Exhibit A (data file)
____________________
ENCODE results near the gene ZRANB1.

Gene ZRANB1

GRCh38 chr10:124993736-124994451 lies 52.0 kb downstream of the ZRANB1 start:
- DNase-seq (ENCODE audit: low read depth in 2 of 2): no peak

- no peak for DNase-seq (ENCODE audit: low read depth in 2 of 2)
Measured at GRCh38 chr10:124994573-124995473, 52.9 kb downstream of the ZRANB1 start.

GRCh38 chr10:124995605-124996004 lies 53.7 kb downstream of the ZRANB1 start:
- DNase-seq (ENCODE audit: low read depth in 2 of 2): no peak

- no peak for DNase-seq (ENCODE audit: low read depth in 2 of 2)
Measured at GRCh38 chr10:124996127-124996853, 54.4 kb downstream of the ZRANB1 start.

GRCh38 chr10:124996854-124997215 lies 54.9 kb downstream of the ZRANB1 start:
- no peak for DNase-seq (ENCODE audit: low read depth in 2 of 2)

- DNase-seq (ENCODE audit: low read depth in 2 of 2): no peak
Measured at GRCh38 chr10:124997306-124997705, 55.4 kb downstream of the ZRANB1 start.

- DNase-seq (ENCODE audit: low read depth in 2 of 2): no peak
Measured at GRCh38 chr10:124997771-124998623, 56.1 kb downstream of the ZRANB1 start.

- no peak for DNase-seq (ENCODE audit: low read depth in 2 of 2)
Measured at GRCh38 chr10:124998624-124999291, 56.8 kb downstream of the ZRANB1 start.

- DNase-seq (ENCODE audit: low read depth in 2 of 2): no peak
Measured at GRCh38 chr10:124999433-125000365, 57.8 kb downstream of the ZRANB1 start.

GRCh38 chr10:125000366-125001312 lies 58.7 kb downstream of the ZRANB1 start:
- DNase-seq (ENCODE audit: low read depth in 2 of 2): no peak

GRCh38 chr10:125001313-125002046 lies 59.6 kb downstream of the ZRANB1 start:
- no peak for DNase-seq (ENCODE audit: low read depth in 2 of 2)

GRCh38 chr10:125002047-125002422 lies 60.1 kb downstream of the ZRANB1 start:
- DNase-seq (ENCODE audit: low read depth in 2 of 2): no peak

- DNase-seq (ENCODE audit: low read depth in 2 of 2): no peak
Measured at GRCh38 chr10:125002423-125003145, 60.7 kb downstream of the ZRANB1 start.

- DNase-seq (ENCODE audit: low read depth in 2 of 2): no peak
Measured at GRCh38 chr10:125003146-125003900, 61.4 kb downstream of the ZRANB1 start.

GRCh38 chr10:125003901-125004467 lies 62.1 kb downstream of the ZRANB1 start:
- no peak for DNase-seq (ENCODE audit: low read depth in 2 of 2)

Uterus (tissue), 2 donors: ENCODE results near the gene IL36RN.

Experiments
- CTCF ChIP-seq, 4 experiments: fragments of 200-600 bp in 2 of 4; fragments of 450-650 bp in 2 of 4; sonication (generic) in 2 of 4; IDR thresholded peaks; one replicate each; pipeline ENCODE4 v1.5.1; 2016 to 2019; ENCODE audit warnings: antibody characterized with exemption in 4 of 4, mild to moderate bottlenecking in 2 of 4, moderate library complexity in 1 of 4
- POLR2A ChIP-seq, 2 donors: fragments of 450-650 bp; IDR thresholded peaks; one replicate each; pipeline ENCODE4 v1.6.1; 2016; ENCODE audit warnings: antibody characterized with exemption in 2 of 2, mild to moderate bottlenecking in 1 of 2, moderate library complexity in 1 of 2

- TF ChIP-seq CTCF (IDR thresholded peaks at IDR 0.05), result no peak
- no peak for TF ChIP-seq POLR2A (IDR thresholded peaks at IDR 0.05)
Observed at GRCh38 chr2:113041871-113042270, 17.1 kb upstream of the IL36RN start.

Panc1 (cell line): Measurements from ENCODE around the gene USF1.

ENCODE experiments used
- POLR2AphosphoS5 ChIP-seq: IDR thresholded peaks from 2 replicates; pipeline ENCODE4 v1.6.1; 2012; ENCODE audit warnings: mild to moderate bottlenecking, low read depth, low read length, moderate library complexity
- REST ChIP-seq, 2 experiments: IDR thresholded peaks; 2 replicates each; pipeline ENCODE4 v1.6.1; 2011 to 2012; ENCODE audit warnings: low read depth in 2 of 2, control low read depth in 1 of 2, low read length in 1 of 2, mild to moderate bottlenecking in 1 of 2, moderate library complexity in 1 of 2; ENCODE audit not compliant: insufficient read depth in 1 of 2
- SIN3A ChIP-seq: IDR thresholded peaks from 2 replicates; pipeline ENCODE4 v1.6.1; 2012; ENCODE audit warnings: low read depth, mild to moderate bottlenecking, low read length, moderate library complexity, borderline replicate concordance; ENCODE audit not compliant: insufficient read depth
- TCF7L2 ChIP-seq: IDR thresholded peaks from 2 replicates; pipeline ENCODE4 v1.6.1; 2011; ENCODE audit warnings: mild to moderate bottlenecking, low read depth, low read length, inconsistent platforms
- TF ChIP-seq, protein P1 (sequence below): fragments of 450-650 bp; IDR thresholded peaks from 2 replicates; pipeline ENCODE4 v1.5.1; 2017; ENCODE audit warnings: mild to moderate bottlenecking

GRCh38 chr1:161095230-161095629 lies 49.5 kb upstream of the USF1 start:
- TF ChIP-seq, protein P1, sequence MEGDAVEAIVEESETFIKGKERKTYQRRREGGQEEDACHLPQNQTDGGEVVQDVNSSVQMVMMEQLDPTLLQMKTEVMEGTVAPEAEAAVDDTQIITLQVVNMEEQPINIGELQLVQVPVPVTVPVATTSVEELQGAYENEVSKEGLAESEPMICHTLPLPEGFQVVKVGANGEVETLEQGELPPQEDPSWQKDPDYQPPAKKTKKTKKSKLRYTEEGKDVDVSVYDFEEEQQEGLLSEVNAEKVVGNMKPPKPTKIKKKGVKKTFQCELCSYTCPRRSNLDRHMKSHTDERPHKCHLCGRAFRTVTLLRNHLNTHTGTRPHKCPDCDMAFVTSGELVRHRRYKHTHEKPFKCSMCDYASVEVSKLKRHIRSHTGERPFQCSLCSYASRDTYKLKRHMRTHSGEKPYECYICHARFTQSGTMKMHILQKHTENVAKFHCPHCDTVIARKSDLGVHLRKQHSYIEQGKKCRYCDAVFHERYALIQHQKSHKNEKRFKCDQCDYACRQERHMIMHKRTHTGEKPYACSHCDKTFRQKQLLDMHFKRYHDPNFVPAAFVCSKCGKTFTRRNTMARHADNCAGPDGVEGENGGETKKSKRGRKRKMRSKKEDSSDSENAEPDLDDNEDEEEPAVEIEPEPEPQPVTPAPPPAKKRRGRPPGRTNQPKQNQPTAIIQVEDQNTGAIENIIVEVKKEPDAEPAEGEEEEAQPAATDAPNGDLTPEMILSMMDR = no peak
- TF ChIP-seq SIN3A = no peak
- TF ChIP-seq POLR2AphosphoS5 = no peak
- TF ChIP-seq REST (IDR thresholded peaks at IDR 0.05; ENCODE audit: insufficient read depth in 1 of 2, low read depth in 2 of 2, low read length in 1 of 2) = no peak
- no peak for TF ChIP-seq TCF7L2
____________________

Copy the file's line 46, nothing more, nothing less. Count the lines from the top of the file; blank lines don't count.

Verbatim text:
- TF ChIP-seq, protein P1 (sequence below): fragments of 450-650 bp; IDR thresholded peaks from 2 replicates; pipeline ENCODE4 v1.5.1; 2017; ENCODE audit warnings: mild to moderate bottlenecking